Anti-bac wipes, tea bags, washing up liquid, sponge; snacks for Emily and nappies are all on my essential packing list. I love to have a few things with me before I arrive. Knowing I’ve got tea bags for a decent cuppa is always high on my packing list!
A torch or led lights are perfect for campfire cooking and going to and from the toilet block in the middle of the night.
Zip lock bags are great for storing perishables on the road.
A portable charger for your phone is always a good thing to have. There were USB ports in our Jucy van so we were able to charge phones on the road.
Our favourite campgrounds:
Morro Strand State Beach Bay:  Right on the beach, the facilities are basic and there are no showers but it’s worth it for the views and beach access.  Pitches have a fire pit and bench. We had a pitch overlooking the beach, I loved lying in bed listening to the ocean.
Carpinteria State Beach:  A really nice, clean campsite by the beach, walking distance to a few local shops and a lovely spot for building sand castles.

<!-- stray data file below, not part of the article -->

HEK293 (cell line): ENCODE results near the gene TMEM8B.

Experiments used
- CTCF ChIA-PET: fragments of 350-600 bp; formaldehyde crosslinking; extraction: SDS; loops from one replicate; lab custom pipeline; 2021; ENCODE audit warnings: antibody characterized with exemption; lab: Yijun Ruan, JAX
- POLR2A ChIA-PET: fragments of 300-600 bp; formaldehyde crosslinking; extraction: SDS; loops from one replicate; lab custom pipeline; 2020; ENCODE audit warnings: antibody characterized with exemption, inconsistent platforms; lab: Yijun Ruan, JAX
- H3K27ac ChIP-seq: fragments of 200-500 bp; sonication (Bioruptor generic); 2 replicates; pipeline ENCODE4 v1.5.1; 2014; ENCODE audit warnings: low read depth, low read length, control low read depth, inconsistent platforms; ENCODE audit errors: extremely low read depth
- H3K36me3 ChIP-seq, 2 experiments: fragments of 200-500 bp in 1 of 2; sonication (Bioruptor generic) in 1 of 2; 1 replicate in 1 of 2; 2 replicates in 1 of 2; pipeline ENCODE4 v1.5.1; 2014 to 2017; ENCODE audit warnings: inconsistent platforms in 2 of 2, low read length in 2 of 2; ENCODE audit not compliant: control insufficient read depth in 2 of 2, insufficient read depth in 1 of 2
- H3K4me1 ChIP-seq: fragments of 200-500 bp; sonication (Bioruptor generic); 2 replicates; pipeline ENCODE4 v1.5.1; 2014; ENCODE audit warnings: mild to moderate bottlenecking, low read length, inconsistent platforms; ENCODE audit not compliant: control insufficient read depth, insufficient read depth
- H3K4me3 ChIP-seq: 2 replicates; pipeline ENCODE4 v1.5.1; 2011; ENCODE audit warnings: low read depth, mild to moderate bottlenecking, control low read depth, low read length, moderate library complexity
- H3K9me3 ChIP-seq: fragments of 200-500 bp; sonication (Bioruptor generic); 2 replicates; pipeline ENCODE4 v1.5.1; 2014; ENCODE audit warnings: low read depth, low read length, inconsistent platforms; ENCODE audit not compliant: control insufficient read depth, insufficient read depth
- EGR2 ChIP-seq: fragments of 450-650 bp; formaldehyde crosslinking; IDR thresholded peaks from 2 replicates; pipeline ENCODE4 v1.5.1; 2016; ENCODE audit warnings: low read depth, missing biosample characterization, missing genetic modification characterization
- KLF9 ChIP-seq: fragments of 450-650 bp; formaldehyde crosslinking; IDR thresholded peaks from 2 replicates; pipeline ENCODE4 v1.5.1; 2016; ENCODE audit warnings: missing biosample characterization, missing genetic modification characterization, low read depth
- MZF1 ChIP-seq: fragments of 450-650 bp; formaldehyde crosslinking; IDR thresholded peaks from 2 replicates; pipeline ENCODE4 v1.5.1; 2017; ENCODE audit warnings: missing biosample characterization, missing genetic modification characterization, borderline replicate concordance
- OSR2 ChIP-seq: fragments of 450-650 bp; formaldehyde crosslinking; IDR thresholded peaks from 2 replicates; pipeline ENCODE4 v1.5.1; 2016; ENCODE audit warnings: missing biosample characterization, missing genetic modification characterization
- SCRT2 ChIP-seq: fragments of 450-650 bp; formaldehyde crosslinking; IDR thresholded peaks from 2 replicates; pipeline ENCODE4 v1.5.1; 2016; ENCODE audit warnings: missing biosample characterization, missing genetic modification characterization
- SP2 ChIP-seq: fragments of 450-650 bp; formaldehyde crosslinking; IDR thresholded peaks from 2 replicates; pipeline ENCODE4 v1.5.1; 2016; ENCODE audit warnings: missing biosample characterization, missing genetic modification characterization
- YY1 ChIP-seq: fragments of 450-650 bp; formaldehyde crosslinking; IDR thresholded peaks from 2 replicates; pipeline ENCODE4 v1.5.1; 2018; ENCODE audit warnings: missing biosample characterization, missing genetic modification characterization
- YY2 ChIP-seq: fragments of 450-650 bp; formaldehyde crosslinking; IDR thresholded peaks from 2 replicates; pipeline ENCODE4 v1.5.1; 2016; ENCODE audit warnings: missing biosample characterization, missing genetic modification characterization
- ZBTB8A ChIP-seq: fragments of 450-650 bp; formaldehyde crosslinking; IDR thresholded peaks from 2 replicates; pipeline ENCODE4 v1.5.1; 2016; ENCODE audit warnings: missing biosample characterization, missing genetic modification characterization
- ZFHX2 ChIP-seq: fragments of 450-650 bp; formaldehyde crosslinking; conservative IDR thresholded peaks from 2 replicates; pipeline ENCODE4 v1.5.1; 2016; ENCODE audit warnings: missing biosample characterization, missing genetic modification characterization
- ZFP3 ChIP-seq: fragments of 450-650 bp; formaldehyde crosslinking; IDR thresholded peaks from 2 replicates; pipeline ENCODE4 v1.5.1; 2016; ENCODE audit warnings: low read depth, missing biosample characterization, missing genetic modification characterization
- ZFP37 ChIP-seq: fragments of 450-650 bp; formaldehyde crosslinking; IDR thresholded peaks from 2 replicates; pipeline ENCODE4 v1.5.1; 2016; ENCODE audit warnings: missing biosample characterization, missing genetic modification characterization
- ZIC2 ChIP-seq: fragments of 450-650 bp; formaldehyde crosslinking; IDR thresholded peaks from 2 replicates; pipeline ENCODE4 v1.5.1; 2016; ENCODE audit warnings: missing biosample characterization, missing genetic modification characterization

Lake Jennings Campground:  Around 30 minutes east of San Diego this is a gorgeous campground overlooking the lake. Popular with fishermen it’s a quiet spot. Sites have a bench and fire pit, we chose a really lovely one with fantastic views of the water.  Don’t expect much from the toilet and shower block as it was pretty basic but they were clean and tidy.  The campground also has a play park.
A campervan is perfect for a road trip, choose your route, stop for a cuppa along the way and park up for the night at beach campground.  It’s really easy to do with a baby too, it just involves a little bit more planning and organisation.  We soon got the hang of it and enjoyed exploring at a slower pace than before we had Emily.  There’s nothing quite like having the freedom to explore in a very cool van with everything you could possibly need to have an awesome adventure!
Do you camp or go on road trips with your kids?  Let me know in the comments below, I’d love to hear all about your adventures…

 

Exploring Sequoia National Park…